The two companies are now gearing up for an even bigger courtroom battle. If the Court of Appeals had ruled for AB InBev, it would have seriously hurt the smaller Czech brewer, TheLawyer reports.
“This decision confirms what, in our opinion, is obvious following the favorable ruling of the Court of Justice of the European Union in September last year,” said one lawyer for Budvar. “That as a result of the decades-long honest use of the mark Budweiser by both Budvar and Anheuser-Busch in the UK, both parties should be entitled to a trademark registration.”
Posted by Shirley Brady on July 4, 2012 04:04 PM
Continuing its annual tradition, Jack Daniel's commissioned graphic designers to come up with their interpretation of America's July 4th holiday. The results (along with short films on their process and inspiratioin) can be viewed at jackdaniels.com/independence.
The brand worked with independent artists in Berkeley, CA; Austin, TX; and Brooklyn, NY, to create five posters centered around the theme of Independence. The poster above, for example, was "sewn entirely by hand using hand-dyed, American muslin fabric soaked in tea and Jack Daniel's."
The project also raises a glass this year to letterpress pioneers Yee-Haw Industries, which produced 10 posters for the project kick-off last year and (sadly) recently shut its doors.
brand and bottle
Posted by Barry Silverstein on June 29, 2012 06:25 PM
Discard those images of snobby wine sophisticates who, like the wines they drink, are ripened with age. These days, wine makers are seeking out a new youthful market: Millennials and Gen Xers who want to break with tradition and drink wine much as they might craft beer.
That explains the three new wine brands coming to the U.S. from Diageo: Stark Raving, Butterfly Kiss, and Rose'N'Blum. Each of the three brands has its own quirky positioning with the young drinker clearly in mind.
"We realize the younger wine drinkers are far less influenced by wine traditions and 'rules,' " says Greg Kryder, president of Diageo Chateau & Estate Wines.
"We have a large population of wine buyers that turned 21 after the Millennium, they grew up with wine as part of their families' lifestyle, and they are fearless in their selections. ... We aim to create wines that fire that enthusiasm and satisfy that curiosity."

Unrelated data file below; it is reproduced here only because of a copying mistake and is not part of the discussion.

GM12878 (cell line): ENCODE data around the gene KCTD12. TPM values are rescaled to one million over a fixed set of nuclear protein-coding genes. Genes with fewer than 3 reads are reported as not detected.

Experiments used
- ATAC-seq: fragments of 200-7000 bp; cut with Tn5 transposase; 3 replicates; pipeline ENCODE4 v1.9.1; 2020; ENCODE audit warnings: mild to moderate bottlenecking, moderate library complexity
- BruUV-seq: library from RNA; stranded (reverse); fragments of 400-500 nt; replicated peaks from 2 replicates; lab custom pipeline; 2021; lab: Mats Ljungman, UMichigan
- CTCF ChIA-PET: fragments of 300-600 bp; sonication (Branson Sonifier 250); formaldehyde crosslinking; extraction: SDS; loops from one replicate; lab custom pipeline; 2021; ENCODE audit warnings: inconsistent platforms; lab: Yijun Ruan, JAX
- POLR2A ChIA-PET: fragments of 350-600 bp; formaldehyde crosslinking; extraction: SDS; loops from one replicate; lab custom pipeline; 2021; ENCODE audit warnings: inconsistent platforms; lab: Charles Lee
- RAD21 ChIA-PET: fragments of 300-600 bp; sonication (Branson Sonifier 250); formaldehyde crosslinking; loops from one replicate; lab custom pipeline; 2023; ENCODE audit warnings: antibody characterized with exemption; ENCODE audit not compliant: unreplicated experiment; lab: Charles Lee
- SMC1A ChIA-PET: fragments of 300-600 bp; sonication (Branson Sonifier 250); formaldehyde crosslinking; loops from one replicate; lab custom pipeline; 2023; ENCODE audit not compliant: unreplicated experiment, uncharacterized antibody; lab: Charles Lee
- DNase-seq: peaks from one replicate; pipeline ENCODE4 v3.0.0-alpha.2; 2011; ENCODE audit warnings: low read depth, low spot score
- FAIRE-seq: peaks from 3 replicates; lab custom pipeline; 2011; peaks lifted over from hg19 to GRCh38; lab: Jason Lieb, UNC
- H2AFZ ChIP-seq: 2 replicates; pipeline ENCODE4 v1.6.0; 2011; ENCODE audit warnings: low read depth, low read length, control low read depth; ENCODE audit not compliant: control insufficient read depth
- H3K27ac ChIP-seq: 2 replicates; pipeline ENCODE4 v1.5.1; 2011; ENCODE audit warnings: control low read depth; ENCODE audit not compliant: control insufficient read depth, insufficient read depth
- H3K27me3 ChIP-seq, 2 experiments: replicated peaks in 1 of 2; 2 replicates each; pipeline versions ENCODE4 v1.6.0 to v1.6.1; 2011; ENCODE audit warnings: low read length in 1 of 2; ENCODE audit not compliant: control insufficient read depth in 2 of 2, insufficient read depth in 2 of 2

Stark Raving is perhaps the edgiest of the three new brands, inspired by the idea of "going rogue," according to Diageo. The company says the line is based on the "belief that experimentation, unusual blends and sourcing, and a little touch of madness can lead to crazy good wines."Continue reading...
Posted by Mark J. Miller on June 29, 2012 04:56 PM
Anheuser-Busch InBev already owned half of Mexican Grupo Modelo but the world’s biggest brewer apparently needs to keep consuming all in its sight. InBev shelled out $20.1 billion to grab the other half of the brewer of such beers as Corona and Modelo and stake its claim to the growing Mexican market. The name of the website it set up to announce the deal says it all: GlobalBeerLeader.com.
It's a huge purchase, to be sure, but AB InBev sees the upside in the company as a whole and its Corona brand specifically. Modelo “is Mexico's biggest brewer with a 50 percent-plus market share in a virtual duopoly with Heineken's FEMSA Cerveza in the world's fourth most-profitable beer market,” Reuters reports. “Corona is the biggest imported beer in the lucrative U.S. market.” InBev shelled out so much dough partly because Modelo stakeholders had no real incentive to sell.Continue reading...